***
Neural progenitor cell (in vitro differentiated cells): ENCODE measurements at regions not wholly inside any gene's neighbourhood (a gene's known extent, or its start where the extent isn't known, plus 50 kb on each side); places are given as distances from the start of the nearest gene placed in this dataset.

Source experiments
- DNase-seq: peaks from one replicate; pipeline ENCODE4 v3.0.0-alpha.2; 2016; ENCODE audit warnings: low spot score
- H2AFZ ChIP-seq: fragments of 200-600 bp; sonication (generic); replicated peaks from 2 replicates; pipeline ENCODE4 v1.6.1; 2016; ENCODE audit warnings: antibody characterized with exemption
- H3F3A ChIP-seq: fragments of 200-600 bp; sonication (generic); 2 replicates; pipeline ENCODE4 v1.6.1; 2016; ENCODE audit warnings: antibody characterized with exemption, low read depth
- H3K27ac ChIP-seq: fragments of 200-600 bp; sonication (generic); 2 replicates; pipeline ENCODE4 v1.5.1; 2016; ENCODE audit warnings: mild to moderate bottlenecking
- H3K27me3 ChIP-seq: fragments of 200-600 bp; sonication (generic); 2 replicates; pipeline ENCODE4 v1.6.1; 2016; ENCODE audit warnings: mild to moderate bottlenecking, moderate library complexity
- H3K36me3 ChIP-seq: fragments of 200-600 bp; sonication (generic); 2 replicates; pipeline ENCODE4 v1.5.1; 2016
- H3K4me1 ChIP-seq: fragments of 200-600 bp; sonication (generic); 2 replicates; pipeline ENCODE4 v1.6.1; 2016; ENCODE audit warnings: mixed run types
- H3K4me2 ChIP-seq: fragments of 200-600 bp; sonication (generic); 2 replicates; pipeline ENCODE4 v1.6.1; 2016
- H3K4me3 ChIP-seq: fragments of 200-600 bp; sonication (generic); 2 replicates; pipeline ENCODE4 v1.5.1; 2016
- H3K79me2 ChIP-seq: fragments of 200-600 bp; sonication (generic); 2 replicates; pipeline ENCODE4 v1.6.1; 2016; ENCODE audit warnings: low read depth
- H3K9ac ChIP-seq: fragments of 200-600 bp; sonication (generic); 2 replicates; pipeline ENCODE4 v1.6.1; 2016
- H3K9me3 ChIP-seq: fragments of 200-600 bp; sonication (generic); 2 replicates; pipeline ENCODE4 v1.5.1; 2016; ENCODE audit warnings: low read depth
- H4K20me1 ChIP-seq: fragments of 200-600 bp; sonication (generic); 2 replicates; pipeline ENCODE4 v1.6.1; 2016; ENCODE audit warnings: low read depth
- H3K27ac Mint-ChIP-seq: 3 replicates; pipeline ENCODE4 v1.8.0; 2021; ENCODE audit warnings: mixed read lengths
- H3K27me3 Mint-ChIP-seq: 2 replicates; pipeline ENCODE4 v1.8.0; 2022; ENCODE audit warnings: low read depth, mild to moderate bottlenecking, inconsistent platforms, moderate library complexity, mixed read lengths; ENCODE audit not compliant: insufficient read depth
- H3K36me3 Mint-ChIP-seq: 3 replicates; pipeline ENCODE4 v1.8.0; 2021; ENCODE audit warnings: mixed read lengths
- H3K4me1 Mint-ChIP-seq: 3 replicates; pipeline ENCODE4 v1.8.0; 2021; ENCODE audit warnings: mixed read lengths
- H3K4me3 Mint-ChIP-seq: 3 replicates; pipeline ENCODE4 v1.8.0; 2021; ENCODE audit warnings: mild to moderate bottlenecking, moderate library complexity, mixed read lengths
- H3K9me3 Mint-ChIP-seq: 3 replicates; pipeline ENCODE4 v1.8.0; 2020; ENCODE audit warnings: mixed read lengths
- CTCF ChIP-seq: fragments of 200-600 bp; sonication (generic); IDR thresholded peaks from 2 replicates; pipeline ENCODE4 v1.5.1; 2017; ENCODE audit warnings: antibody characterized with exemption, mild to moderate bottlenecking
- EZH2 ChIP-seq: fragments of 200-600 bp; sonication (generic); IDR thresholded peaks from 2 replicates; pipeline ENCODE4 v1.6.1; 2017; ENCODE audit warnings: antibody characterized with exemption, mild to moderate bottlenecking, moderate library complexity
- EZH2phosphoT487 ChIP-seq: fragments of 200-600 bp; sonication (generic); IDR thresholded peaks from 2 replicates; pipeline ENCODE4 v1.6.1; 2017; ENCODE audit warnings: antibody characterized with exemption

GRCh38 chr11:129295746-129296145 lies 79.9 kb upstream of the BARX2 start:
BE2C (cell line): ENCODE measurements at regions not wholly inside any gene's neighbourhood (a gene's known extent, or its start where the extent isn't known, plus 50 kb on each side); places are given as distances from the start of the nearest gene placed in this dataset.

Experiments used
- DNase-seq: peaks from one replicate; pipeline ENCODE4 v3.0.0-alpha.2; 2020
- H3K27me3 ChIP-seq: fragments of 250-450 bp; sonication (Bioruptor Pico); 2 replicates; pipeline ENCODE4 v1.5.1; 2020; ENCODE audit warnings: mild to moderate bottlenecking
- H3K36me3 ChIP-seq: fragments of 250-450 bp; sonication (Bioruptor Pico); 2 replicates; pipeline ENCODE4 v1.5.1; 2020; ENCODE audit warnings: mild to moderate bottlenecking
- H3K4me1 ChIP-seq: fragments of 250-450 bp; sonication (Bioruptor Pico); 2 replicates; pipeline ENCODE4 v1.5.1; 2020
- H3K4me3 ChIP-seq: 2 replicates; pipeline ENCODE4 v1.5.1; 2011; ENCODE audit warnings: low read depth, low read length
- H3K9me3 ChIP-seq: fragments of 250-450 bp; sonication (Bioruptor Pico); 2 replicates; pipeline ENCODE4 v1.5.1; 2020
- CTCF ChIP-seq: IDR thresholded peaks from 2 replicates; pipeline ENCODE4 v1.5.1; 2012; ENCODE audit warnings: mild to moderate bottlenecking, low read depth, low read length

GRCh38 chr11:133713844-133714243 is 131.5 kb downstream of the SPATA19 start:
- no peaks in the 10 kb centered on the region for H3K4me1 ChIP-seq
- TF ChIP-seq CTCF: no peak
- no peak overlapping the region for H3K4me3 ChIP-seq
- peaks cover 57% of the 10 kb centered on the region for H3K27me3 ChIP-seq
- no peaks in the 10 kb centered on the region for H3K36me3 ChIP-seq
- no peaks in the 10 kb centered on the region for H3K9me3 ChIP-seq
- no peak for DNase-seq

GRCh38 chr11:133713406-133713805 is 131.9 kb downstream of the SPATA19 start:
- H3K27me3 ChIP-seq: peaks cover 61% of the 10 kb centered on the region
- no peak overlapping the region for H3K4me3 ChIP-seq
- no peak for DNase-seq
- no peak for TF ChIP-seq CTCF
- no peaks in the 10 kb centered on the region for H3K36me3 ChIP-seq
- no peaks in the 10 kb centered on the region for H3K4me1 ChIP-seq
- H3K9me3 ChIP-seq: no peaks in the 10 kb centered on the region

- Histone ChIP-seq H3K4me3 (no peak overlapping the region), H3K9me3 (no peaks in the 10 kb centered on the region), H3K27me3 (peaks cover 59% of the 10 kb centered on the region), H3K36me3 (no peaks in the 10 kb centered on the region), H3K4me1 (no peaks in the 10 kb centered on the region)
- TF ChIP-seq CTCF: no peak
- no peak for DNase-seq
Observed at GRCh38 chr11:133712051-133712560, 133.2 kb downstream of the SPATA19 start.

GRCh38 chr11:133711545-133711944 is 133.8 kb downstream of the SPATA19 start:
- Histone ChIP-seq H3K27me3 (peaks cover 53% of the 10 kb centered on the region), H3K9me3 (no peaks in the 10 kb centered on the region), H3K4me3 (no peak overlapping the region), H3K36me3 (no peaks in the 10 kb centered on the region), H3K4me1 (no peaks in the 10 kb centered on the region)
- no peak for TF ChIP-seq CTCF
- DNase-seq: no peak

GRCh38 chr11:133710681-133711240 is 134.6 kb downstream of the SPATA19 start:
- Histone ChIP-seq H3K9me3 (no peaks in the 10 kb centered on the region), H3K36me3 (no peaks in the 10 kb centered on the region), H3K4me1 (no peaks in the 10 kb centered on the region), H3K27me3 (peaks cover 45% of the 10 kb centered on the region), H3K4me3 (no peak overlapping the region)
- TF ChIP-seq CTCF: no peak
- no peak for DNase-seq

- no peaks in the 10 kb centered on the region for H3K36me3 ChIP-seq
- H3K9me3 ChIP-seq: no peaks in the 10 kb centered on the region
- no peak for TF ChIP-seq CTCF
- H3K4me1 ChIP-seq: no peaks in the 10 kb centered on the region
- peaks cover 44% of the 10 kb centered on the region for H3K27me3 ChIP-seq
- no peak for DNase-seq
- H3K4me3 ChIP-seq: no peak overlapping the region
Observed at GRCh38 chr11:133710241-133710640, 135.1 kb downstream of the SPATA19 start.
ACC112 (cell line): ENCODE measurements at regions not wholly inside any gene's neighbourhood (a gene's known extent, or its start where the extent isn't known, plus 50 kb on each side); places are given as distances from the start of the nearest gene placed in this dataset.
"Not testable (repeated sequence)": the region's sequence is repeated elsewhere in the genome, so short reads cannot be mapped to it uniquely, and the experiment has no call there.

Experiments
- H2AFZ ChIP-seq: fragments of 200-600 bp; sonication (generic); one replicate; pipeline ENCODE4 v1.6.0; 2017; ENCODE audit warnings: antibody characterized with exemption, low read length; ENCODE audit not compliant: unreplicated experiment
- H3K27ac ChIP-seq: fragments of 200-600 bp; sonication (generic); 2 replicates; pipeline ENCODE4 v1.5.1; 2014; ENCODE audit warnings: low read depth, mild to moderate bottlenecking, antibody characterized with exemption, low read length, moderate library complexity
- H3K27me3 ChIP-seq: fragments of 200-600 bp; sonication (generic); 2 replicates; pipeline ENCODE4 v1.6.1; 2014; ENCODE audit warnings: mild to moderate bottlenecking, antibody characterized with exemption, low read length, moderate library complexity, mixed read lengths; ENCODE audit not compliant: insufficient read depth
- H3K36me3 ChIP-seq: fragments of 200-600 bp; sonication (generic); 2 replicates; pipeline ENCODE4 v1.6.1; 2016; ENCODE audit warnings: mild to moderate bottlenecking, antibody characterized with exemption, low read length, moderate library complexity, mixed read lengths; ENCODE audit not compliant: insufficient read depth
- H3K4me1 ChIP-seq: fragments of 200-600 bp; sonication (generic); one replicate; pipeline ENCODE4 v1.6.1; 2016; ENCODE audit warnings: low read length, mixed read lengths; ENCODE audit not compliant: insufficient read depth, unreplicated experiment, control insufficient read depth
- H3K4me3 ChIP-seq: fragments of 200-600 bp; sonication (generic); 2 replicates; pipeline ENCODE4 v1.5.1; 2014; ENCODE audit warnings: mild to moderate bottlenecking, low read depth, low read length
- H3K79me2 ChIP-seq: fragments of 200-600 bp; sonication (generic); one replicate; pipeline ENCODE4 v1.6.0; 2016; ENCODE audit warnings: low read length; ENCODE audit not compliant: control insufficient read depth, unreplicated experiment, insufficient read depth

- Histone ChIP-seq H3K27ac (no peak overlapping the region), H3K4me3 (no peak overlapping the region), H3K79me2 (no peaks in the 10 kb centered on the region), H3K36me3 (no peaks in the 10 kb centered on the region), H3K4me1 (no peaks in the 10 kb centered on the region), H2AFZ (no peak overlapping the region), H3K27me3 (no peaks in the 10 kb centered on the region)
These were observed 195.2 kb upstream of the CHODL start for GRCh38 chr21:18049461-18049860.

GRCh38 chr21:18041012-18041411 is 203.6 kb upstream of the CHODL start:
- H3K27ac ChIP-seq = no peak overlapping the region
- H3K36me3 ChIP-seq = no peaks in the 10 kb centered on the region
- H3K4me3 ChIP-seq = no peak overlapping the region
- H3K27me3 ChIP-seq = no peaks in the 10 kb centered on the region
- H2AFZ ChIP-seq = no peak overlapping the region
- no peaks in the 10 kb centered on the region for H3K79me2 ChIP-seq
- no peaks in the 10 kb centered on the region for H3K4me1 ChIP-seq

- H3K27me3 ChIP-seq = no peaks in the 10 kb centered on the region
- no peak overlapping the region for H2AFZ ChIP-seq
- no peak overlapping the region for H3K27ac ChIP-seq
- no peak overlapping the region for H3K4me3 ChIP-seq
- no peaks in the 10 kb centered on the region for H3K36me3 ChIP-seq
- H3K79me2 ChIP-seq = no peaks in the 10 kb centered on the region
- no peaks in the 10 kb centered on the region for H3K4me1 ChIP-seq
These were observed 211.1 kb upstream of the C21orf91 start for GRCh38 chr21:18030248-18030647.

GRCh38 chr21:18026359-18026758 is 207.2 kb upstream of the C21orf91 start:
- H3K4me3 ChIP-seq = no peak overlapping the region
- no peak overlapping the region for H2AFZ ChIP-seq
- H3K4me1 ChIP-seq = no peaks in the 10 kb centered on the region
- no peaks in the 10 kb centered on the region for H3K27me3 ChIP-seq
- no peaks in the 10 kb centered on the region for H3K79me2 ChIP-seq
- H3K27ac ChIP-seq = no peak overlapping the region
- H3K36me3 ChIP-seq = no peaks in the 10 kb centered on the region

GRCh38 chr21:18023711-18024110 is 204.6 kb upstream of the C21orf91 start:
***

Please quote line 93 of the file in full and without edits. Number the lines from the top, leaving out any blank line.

- no peak overlapping the region for H3K27ac ChIP-seq